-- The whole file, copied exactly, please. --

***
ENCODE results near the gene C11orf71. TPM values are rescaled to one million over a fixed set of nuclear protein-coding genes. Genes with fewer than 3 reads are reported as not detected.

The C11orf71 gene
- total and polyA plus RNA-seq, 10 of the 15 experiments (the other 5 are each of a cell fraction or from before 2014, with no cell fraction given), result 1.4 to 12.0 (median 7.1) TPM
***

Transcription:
ENCODE results near the gene C11orf71. TPM values are rescaled to one million over a fixed set of nuclear protein-coding genes. Genes with fewer than 3 reads are reported as not detected.

The C11orf71 gene
- total and polyA plus RNA-seq, 10 of the 15 experiments (the other 5 are each of a cell fraction or from before 2014, with no cell fraction given), result 1.4 to 12.0 (median 7.1) TPM